So, Paul’s metaphor of the Corinthians as infants, or babies, is pointed indeed! He claims he needs to feed them with mother’s milk, and that they are not capable of solid food yet: “[Since] I could not speak to you as spiritual people, but rather as people of the flesh, as infants in Christ. I fed you with milk, not solid food…” Why? Because they quarrel over the leadership of Apollos vs. Paul, and so effectively cut themselves off as members of the Body of Christ, acting merely as other rivalrous and inconsiderate humans, not as the community of Christ. When they are desirous to get their way, to stake out a claim based on their own personal interests, these jealousies look like ‘infantile outbursts’ to Paul.
We see this in our culture all the time, most recently in our political leaders, when the parties dig in ideologically, exaggerating their differences, and encouraging factions and divisions, in a negative spirit that seeks to dominate the other. But who has a monopoly on the truth? Who can afford not to listen and discern the many other possibilities and opinions that make-up the bigger picture, we cannot possibly bring into focus all by ourselves?
Paul’s recipe for the ‘young co-workers in the gospel he is nursing’ is to remind them how spiritual growth happens. Growth in numbers is not as important to Paul, as growth in the maturity of faith! Paul employs the metaphor of growing plants or crops in the field. “I planted,” he says, “Apollos watered, but God gave the growth. So neither the one who plants nor the one who waters is anything, but only God who gives the growth.”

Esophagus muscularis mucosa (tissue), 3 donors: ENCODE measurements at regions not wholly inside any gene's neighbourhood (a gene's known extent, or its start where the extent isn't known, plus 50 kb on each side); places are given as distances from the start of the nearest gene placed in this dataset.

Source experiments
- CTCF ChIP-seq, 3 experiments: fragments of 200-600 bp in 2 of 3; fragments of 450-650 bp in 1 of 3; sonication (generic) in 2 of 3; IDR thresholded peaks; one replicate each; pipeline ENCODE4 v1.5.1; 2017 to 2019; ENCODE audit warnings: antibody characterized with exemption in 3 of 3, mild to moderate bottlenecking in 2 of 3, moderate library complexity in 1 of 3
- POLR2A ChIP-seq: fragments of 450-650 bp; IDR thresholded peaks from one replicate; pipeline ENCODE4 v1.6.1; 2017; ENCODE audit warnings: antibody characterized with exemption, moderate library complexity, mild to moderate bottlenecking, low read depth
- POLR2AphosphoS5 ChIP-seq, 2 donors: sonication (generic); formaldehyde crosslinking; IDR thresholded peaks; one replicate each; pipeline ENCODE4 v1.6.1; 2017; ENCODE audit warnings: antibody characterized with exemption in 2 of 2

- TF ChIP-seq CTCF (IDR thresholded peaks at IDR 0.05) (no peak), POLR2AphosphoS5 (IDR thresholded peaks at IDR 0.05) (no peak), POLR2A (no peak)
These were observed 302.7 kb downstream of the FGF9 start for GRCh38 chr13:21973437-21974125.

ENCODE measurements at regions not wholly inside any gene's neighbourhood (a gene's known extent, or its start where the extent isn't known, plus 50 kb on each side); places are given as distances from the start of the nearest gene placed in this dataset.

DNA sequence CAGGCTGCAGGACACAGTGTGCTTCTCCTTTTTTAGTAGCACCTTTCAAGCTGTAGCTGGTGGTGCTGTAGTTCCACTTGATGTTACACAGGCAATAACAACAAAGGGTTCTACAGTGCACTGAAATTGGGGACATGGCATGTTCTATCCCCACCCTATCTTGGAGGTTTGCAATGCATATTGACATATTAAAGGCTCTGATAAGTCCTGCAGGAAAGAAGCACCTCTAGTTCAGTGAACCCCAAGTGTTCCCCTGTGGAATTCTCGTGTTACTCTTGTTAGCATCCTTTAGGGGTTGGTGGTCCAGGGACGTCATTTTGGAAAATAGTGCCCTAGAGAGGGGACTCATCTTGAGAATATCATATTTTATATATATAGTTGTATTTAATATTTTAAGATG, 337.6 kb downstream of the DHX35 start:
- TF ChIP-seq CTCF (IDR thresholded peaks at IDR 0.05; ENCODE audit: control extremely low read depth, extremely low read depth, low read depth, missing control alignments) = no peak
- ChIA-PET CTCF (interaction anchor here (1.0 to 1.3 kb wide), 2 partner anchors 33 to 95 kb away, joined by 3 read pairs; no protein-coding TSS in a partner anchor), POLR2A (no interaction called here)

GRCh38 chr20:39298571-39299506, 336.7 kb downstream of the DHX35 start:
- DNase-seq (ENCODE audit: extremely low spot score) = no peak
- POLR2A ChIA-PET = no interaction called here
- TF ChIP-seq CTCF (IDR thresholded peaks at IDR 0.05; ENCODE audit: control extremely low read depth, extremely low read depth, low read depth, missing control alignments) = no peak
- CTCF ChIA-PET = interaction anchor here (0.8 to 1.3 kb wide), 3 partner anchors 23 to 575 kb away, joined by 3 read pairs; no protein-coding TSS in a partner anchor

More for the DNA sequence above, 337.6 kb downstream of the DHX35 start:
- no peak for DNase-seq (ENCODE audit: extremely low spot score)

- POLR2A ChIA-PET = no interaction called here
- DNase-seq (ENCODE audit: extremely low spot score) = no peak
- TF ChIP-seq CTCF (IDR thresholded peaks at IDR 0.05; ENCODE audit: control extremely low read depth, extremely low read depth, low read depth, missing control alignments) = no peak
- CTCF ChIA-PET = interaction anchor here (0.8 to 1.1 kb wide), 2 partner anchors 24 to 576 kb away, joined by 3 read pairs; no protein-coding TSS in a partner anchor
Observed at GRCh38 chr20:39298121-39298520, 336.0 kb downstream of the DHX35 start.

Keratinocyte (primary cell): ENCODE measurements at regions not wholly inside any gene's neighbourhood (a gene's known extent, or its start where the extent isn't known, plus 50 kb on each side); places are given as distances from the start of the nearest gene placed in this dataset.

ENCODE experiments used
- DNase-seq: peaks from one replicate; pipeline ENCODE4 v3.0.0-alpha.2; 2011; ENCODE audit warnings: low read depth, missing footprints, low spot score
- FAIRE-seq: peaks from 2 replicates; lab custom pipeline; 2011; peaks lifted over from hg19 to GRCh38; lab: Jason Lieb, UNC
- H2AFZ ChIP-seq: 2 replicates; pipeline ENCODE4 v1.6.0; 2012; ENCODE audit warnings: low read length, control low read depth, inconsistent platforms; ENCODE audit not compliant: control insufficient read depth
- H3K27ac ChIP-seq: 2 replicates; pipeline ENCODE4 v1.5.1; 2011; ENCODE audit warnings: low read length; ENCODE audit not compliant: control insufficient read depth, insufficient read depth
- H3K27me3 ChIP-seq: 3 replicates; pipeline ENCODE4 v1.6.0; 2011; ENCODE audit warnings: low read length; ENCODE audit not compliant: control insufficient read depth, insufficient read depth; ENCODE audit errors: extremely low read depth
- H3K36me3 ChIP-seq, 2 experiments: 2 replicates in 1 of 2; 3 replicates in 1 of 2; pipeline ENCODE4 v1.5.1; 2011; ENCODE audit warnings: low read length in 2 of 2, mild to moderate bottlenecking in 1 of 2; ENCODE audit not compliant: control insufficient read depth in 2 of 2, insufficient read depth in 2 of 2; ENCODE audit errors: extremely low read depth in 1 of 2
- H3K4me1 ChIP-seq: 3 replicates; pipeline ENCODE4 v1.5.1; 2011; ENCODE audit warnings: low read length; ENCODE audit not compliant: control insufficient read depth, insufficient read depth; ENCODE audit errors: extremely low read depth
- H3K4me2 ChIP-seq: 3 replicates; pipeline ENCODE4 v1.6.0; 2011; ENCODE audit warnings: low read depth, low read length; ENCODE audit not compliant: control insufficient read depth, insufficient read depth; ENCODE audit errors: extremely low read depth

Paul defines both himself and Apollos as deacons in the church, diakonoi, or servants, and fellow workers, for the good of all – another masking-tape badge he wore. Later, deacons would become an official title and position in the church, but Paul simply intends to model for the Corinthians what each of them is called to do. Each of them is important and necessary in the life of the congregation, but only God can give the growth that leads to the best gift of all, the gift of life and grace.
And amazing thing happened in Tahrir, or Liberation, Square, in the days of Protest. It was said that a group of Coptic Christians took to forming a circle around those Muslims who were observing the call to prayer. In effect, they created a sanctuary, a safe worship space, for them to practice their faith. So in the movement for the larger Egyptian society to achieve freedom, and a more democratic and just form of government, two distinct religions worked together, respecting their differences. Together, they offered their individual gifts – planting and watering – so that, God could grow and liberate all of them.